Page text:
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Buhari’s 8-Year Score Card (2015 – 2023) – BudgIT Nigeria

May 29, 2023

The administration of Muhammadu Buhari has come to an end. As the nation welcomes its 5th democratically elected president, we have analyzed the data, facts, and figures that characterized Buhari’s time as President.

GDP witnessed impressive growth, moving from N95.18 in 2015 to N212.75 in 2022. The non-oil sector composite GDP grew from 91% in 2015 to 93.7%, while the oil sector GDP decreased from 8% to 6.21%, respectively.

Inflation in the last 8 years has risen from 9% to 21.87%. Food inflation, in particular, grew from 9.89% in 2015 to 24.34% in 2023.

Exchange Rate has seen a drastic increase in the last 8 years; at the beginning of Buhari’s tenure in 2015, the value of the Naira to Dollar was pegged at N192.64, and as of today, it stands at N461, making an increase of 139%.

 

The variance (or difference) between the CBN rate and the Parallel market widened as it rose from N30.14 in 2015 to N298.72 in 2023. As of today, the parallel market sells at N760 Naira per Dollar.
Buhari met a total public debt that was less than N13tn. However, upon leaving, this debt increased to N46.25trn. It is now nearly 4 times the amount it was in 2015.
Regarding poverty, more Nigerians are poorer today than they have been in years. The concentration of the poor appears to be acute in the urban areas and geographically is higher in the northern parts of the country.
Though precise figures for 2023 are not available, data shows that as of 2020, unemployment rate has tripled, while the underemployment rate has nearly doubled. However, youth unemployment and underemployment appear to have reduce.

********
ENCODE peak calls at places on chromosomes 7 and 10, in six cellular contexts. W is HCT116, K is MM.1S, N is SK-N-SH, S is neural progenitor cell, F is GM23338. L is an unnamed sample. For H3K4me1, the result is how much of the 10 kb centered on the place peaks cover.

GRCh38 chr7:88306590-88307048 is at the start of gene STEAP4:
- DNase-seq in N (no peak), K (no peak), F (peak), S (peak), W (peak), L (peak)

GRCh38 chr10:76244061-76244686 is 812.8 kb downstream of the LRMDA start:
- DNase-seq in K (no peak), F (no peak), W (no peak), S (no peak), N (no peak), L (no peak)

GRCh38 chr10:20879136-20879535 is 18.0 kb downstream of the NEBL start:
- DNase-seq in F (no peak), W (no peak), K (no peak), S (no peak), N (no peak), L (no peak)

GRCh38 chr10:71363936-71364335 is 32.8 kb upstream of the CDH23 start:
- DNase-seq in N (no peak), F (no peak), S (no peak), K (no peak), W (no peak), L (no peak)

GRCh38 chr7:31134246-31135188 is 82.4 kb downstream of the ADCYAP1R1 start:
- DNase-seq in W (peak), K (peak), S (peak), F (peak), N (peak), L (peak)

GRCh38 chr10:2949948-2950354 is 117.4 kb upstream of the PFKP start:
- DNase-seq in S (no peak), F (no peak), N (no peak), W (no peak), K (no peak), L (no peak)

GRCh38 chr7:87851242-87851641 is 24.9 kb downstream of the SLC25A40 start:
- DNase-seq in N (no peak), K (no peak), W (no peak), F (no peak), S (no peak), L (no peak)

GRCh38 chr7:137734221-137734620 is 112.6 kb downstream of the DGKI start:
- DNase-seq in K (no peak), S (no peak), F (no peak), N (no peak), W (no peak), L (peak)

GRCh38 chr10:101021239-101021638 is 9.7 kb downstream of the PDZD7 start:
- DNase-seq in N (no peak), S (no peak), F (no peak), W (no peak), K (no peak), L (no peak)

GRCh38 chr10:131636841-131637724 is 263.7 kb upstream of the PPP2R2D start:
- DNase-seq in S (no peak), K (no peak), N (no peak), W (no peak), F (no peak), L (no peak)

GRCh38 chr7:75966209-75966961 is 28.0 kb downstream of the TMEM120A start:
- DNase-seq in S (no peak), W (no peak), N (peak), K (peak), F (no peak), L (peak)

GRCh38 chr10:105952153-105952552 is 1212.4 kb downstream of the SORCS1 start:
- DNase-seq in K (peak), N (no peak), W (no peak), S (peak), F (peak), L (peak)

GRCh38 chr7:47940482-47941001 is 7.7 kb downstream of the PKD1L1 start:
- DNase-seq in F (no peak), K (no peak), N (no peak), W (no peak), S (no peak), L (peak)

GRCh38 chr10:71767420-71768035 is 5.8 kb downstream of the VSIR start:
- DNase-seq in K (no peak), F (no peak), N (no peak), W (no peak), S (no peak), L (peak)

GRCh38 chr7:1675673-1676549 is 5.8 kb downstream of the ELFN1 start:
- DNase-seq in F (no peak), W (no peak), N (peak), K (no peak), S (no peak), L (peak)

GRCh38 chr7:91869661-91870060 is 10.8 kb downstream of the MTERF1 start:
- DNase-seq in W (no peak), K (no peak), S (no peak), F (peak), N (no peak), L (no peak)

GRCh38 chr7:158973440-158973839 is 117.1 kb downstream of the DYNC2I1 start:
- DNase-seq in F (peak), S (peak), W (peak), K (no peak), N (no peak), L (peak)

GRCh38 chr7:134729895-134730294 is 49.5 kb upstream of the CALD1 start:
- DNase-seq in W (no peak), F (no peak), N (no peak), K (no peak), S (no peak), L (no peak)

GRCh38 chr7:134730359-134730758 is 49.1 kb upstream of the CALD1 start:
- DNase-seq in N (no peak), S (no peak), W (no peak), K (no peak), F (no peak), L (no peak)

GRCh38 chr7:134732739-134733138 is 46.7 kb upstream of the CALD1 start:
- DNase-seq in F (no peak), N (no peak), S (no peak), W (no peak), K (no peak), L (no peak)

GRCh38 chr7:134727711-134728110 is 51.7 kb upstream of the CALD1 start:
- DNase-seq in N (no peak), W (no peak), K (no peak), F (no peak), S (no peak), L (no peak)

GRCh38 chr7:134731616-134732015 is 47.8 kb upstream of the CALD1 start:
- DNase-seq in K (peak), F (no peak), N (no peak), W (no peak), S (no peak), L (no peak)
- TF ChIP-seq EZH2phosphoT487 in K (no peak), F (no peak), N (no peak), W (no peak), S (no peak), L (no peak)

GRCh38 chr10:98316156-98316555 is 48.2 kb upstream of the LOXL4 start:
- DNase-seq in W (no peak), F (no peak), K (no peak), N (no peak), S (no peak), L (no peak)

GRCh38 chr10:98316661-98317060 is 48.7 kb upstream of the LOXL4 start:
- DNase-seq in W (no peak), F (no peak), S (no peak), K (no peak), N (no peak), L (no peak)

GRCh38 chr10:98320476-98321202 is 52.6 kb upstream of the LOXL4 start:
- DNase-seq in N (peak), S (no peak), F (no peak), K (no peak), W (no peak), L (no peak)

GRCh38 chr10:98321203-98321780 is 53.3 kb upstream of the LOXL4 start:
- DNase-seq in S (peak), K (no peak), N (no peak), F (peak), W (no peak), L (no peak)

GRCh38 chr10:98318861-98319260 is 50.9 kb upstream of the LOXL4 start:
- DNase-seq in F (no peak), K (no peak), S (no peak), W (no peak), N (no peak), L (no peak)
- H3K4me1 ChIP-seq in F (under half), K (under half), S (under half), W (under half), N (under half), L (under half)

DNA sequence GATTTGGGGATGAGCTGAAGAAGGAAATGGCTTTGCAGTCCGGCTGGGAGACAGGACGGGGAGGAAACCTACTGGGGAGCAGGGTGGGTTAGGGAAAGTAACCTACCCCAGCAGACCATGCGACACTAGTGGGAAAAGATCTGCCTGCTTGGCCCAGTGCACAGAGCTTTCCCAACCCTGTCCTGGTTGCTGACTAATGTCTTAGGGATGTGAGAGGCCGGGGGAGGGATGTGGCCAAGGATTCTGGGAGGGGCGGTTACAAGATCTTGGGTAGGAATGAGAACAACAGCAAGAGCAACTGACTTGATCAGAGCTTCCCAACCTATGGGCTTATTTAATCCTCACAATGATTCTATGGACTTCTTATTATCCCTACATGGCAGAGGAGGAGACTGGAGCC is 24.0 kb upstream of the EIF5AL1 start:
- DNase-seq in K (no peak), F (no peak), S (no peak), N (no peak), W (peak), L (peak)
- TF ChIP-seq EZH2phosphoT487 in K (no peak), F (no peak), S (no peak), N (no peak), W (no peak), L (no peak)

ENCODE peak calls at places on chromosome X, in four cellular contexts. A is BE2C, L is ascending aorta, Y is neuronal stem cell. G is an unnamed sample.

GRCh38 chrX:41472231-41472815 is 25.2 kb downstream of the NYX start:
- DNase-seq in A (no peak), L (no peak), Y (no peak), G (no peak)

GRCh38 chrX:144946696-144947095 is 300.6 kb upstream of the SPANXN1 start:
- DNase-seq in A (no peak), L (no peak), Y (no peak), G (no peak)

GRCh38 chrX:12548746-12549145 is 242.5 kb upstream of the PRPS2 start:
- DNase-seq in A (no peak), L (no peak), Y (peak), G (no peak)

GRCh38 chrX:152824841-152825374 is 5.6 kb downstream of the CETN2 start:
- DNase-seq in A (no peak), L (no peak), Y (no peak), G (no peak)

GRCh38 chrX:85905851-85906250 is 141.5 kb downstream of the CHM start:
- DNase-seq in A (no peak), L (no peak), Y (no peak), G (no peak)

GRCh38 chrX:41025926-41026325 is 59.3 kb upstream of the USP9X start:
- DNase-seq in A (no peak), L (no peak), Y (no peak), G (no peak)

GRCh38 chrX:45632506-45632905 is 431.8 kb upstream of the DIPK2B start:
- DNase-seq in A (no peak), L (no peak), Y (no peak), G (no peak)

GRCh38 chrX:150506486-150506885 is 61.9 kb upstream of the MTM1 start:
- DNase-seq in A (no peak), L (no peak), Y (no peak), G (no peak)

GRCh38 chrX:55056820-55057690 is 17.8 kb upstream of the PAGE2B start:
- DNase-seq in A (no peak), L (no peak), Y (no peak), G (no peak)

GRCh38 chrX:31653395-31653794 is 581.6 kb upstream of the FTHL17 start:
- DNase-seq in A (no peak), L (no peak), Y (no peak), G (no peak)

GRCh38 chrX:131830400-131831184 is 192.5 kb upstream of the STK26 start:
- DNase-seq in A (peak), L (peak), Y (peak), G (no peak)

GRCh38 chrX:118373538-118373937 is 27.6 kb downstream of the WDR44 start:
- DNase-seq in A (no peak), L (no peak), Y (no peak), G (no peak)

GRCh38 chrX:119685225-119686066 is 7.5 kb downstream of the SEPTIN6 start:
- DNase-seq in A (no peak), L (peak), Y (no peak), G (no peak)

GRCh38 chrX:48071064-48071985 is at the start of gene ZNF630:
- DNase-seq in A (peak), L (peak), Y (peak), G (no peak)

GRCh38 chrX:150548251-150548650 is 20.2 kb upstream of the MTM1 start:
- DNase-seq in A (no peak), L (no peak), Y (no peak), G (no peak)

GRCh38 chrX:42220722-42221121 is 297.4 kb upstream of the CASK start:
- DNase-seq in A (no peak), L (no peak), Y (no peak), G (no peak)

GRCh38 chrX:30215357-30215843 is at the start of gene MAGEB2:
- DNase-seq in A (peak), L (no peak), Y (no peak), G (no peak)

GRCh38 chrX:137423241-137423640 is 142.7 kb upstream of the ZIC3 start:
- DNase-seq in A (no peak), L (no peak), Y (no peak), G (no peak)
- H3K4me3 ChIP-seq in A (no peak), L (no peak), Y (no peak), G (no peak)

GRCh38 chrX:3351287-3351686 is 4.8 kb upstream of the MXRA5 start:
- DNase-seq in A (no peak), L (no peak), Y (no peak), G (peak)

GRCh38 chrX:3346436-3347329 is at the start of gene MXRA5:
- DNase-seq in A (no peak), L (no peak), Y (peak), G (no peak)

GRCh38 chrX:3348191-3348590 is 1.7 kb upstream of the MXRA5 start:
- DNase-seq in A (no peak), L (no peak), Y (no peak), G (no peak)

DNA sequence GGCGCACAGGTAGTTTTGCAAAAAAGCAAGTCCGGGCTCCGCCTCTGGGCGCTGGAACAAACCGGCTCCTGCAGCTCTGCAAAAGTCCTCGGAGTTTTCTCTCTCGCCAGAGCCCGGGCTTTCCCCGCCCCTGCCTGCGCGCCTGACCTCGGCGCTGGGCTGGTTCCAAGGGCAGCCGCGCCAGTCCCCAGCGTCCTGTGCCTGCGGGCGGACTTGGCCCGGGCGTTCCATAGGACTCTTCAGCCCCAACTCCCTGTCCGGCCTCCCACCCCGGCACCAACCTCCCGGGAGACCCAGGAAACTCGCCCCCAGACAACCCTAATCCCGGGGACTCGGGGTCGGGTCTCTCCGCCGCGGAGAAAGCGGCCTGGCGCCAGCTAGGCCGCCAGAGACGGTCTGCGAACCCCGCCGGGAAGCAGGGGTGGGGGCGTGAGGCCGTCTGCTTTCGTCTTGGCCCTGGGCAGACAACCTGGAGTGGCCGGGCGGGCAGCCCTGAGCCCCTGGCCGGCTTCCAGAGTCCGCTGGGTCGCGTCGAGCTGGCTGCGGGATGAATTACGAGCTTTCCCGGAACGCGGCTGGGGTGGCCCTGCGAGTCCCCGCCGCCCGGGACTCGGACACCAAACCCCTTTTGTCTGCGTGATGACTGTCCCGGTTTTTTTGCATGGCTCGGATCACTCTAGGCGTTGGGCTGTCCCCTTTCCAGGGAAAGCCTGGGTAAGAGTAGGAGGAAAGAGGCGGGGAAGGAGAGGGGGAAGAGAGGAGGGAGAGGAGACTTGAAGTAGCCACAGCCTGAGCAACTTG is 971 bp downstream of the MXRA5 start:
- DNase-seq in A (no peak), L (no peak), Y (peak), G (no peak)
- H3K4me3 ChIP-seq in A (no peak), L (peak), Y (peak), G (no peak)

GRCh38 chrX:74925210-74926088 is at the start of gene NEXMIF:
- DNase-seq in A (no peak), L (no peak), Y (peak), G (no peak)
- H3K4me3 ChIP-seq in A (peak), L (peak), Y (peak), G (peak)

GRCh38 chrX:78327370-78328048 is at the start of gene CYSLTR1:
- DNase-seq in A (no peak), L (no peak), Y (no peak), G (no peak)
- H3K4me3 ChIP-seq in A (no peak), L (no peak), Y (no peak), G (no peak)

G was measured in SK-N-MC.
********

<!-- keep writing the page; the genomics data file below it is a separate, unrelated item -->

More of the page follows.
Nigeria’s foreign reserves were highest in 2018 and since then have been in relative decline. As of May 2023, they are the lowest they have been in 6 years.
The administration of @MBuhari grew the size of the budget considerably. However, available data shows that a huge portion of his regime’s budget was focused on debt payments. Capital expenditure (compared to recurrent debt & recurrent non-debt) has received the least allocation.
Revenue performance for @MBuhari’s two terms has been mixed. The revenue peaked in 2021 but may be surpassed in 2022 (total revenue figures for the 2022 fiscal year are yet to be published).
The country’s fiscal deficit (difference between its revenues & expenditures) has been increasing steadily over the years. Though the complete data for 2022 is yet to be published, it will likely surpass that of the 2020 fiscal year.
Security has been a sore point of the outgoing administration, with the two terms being punctuated by numerous serious security breaches. The map below shows some of the incidents & their locations. Compared to previous govts, @MBuhari’s govt has spent the highest on security.
Source – BudgIT Nigeria

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